What is a Huhner test?

The Huhner test is a type of fertility test in which the compatibility of sperm and cervical mucus is evaluated. This is an important test because up to 8% of infertility cases are related to incompatibility between cervical mucus and sperm. The Huhner test, also known as the Sims-Huhner test or the postcoital test, is performed by an infertility diagnostician, who tests these fluids several hours after intercourse.

The cervical cells secrete mucus that changes in consistency according to the different phases of the menstrual cycle. As the cycle approaches the time of ovulation, the cervical cells produce large amounts of mucus. The mucus also changes qualitatively, to approach a pH and viscosity more compatible with sperm migration. In order for sperm to pass from the cervix to the uterus, the mucus present in the cervix must generally have a pH of 7 to 8.5 and have a certain degree of stickiness and stretch. Infertility can occur if the cervical mucus and sperm are incompatible.

To determine if the cervical mucus has the required pH and viscosity, the Huhner test is performed several hours after intercourse, around the time of a woman's ovulation. Generally, a couple undergoing testing is asked to avoid sexual intercourse for 48 hours before the test, and then to have sexual intercourse four to eight hours before the test appointment is scheduled. During the testing appointment, mucus samples are collected from the woman's cervix and then examined in a diagnostic laboratory.

Several different aspects of cervical mucus are evaluated during a Huhner test. First, the mucus is examined for clarity and stickiness. The mucus obtained from the cervix at the time of ovulation should be clear and watery, and viscous enough that a portion of the mucus can stretch at least 8 cm (3.15 inches) before it breaks. The pH of the mucus is also recorded; The optimum level is pH 7 to 8.5.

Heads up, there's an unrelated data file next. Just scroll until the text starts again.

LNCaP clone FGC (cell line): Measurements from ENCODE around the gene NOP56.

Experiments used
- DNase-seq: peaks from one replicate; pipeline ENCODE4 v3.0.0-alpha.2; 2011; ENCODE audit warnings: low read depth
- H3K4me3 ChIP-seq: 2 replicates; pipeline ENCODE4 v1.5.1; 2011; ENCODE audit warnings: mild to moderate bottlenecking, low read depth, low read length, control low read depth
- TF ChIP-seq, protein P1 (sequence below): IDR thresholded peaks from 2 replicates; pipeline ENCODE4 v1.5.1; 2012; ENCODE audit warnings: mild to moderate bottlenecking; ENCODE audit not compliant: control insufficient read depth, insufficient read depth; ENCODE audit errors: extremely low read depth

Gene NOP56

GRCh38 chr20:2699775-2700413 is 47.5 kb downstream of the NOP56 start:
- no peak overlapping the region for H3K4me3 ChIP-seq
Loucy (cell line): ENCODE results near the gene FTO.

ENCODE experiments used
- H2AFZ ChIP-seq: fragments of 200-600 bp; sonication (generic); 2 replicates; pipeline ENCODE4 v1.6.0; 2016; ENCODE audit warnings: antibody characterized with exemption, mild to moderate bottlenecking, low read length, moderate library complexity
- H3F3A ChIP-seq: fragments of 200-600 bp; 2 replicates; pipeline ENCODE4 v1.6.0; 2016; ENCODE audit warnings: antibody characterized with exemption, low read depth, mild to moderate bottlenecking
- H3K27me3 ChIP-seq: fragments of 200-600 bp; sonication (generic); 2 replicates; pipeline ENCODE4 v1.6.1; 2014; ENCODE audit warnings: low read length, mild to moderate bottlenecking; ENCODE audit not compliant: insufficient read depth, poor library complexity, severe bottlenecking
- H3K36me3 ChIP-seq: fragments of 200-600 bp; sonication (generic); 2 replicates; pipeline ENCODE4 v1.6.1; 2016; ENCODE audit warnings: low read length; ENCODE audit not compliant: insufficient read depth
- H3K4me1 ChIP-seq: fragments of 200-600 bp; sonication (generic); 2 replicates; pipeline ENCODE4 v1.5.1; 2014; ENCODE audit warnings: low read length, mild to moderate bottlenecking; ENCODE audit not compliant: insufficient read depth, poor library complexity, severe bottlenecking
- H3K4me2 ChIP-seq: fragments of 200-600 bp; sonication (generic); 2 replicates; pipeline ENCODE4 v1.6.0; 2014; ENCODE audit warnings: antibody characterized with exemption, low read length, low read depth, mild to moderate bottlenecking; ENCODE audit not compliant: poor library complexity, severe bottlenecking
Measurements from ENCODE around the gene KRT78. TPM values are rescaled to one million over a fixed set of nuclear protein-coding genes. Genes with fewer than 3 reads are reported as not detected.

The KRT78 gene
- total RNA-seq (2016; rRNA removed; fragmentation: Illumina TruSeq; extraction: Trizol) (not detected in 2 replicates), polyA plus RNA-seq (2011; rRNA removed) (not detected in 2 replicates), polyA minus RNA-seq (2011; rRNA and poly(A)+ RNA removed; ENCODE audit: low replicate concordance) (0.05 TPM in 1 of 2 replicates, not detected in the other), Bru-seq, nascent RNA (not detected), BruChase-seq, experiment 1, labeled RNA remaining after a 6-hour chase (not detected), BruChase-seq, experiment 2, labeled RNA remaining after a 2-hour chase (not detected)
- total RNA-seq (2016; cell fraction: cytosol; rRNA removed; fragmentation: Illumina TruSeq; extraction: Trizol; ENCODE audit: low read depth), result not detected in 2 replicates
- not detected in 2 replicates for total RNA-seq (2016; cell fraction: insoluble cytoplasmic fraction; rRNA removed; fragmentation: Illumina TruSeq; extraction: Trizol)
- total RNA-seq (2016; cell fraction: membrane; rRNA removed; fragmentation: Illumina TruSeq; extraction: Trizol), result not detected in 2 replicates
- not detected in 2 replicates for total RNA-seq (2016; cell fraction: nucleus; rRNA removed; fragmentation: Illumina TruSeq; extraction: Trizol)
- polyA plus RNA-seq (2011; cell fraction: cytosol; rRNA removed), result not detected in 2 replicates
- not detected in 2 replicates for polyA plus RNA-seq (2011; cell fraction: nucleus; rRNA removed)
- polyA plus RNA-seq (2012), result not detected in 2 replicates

The next part of the Huhner test involves microscopic examination of the mucus to check how many sperm are present. A drop of mucus must contain a dozen or more sperm, which must swim with a strong forward motion. If there are too few sperm, this may indicate that the pH of the mucus is too low for sperm to survive. If the sperm can't swim hard, the mucus may be too thick.

The presence of other cell types, including immune cells and yeast cells, is also seen. If there are a higher number of immune cells than normal, an infection may be affecting the quality of the cervical mucus. Similarly, the presence of yeast cells indicates an infection that can also affect sperm survival and motility. In some cases, resolving the infection will improve the quality of the mucus enough to allow the woman to conceive.

If the quality of a woman's cervical mucus is reducing her ability to conceive, and this problem has no other underlying cause, she may be prescribed hormonal medications that can improve the quality of the mucus. When medication does not resolve the problem, artificial insemination may be recommended. This procedure allows the sperm to bypass the cervical mucus, improving the chances of conception.

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